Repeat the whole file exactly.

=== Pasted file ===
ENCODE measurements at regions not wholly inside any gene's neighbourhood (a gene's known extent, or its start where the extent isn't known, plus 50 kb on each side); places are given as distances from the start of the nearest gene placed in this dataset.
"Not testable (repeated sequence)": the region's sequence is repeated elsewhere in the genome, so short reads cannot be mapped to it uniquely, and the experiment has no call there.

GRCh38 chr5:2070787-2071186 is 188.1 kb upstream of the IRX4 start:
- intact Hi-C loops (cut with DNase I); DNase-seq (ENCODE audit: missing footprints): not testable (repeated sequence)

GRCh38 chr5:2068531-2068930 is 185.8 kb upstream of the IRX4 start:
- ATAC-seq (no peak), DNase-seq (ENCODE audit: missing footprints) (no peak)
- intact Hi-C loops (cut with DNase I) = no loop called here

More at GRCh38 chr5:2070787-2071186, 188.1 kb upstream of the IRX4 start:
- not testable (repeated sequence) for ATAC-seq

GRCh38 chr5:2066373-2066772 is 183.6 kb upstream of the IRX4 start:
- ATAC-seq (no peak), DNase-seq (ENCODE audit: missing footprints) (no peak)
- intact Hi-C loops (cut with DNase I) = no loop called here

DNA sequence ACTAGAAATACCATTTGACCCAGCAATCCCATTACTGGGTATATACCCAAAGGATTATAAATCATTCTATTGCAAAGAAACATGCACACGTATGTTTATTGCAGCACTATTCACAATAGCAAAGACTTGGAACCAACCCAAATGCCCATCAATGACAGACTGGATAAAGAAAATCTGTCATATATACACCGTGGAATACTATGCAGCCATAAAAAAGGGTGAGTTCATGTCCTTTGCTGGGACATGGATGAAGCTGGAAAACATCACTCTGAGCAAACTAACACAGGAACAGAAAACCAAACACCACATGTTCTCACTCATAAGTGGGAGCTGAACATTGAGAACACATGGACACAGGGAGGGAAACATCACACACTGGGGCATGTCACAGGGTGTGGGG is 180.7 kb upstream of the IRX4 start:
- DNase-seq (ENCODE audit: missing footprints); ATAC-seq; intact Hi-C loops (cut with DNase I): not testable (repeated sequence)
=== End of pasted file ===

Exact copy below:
ENCODE measurements at regions not wholly inside any gene's neighbourhood (a gene's known extent, or its start where the extent isn't known, plus 50 kb on each side); places are given as distances from the start of the nearest gene placed in this dataset.
"Not testable (repeated sequence)": the region's sequence is repeated elsewhere in the genome, so short reads cannot be mapped to it uniquely, and the experiment has no call there.

GRCh38 chr5:2070787-2071186 is 188.1 kb upstream of the IRX4 start:
- intact Hi-C loops (cut with DNase I); DNase-seq (ENCODE audit: missing footprints): not testable (repeated sequence)

GRCh38 chr5:2068531-2068930 is 185.8 kb upstream of the IRX4 start:
- ATAC-seq (no peak), DNase-seq (ENCODE audit: missing footprints) (no peak)
- intact Hi-C loops (cut with DNase I) = no loop called here

More at GRCh38 chr5:2070787-2071186, 188.1 kb upstream of the IRX4 start:
- not testable (repeated sequence) for ATAC-seq

GRCh38 chr5:2066373-2066772 is 183.6 kb upstream of the IRX4 start:
- ATAC-seq (no peak), DNase-seq (ENCODE audit: missing footprints) (no peak)
- intact Hi-C loops (cut with DNase I) = no loop called here

DNA sequence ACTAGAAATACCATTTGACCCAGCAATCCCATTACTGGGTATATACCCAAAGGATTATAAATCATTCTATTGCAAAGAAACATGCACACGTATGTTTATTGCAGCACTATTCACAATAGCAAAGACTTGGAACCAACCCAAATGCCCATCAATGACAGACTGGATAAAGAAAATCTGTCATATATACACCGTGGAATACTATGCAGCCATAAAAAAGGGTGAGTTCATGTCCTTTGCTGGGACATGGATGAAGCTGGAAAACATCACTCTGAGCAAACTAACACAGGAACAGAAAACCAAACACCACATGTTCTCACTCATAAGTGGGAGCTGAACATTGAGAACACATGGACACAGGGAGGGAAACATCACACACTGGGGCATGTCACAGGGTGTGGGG is 180.7 kb upstream of the IRX4 start:
- DNase-seq (ENCODE audit: missing footprints); ATAC-seq; intact Hi-C loops (cut with DNase I): not testable (repeated sequence)